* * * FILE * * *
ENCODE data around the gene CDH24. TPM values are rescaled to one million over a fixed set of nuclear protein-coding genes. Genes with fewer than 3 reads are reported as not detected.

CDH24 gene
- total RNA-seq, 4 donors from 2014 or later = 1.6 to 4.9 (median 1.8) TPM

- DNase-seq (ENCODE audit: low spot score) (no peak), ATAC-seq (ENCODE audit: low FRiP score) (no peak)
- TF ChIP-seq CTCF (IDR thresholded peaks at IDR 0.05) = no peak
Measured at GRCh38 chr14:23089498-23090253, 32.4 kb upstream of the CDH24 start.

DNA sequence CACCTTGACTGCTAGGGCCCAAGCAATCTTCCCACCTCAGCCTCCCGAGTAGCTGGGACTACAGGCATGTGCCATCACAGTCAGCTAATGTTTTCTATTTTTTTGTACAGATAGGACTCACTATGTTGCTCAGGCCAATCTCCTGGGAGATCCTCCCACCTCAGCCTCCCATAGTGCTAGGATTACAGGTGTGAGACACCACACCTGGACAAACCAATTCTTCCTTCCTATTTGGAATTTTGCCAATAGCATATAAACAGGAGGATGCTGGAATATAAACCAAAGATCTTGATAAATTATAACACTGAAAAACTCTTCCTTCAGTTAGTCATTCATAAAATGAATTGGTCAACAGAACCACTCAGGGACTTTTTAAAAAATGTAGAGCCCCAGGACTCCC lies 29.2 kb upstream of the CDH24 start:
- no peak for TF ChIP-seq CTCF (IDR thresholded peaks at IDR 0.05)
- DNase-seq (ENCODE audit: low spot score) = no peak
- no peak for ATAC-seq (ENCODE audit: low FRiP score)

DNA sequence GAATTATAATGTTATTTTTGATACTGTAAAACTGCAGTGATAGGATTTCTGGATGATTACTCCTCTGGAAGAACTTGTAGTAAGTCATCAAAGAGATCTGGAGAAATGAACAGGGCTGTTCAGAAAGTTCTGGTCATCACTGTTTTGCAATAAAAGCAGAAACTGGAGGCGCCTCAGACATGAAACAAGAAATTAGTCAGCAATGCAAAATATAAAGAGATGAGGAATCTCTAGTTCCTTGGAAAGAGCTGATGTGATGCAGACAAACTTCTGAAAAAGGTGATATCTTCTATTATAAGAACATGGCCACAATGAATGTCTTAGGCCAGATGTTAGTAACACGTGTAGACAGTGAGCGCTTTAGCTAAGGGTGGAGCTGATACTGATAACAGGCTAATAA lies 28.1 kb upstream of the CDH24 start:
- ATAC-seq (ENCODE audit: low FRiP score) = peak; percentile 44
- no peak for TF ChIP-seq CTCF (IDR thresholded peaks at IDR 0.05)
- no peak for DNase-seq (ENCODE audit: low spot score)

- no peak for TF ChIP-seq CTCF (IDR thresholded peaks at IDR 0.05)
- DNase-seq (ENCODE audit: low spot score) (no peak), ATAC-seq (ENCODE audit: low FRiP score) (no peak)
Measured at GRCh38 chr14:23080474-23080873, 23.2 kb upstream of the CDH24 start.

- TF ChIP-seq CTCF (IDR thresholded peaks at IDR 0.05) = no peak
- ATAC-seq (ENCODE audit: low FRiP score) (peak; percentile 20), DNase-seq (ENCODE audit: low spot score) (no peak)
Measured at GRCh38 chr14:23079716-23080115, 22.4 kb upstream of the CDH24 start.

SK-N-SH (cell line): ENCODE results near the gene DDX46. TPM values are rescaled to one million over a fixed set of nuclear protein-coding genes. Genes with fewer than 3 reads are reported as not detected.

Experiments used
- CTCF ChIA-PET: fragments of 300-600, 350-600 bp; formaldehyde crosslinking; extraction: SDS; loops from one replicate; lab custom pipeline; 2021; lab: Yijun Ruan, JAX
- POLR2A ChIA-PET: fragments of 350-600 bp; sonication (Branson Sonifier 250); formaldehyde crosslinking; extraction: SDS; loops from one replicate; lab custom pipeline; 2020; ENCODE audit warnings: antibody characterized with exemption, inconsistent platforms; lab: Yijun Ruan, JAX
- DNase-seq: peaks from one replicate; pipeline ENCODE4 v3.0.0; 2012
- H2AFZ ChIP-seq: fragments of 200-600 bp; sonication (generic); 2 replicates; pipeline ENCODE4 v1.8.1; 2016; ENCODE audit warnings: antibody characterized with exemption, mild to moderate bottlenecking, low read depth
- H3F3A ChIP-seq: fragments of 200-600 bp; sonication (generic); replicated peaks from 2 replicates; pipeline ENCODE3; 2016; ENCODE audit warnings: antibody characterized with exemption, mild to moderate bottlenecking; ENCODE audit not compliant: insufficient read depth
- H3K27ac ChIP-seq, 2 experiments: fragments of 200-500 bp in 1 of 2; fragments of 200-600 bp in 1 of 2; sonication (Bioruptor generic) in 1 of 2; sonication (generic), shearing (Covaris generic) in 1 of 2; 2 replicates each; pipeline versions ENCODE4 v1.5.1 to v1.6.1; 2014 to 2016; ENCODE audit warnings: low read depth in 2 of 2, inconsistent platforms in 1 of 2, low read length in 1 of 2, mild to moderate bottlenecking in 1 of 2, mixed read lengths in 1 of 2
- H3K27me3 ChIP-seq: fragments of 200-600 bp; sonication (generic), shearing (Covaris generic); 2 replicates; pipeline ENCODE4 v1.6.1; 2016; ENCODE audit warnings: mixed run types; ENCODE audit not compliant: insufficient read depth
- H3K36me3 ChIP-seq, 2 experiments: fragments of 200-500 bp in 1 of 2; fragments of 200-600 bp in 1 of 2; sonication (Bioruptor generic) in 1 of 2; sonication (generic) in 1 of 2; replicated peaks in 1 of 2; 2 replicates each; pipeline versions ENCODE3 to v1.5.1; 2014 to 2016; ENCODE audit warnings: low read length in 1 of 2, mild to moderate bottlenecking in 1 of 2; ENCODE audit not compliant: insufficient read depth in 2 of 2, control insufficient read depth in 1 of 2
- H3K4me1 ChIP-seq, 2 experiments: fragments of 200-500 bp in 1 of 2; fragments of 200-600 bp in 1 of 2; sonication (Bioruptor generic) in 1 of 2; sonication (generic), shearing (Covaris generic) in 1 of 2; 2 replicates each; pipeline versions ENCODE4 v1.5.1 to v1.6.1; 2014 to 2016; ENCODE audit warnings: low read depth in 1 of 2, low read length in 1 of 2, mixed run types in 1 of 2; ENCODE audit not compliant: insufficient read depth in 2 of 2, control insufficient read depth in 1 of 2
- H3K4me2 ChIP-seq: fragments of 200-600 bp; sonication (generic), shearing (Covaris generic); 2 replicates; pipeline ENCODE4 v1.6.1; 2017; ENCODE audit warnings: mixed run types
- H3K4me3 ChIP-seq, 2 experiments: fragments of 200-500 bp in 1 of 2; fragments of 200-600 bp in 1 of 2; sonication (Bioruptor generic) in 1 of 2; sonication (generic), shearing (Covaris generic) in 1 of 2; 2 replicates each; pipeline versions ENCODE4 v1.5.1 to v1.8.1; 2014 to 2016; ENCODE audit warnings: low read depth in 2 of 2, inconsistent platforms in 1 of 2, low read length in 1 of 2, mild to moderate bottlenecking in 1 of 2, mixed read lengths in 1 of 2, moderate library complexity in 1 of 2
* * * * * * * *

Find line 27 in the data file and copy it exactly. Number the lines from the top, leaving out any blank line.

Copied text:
- H3F3A ChIP-seq: fragments of 200-600 bp; sonication (generic); replicated peaks from 2 replicates; pipeline ENCODE3; 2016; ENCODE audit warnings: antibody characterized with exemption, mild to moderate bottlenecking; ENCODE audit not compliant: insufficient read depth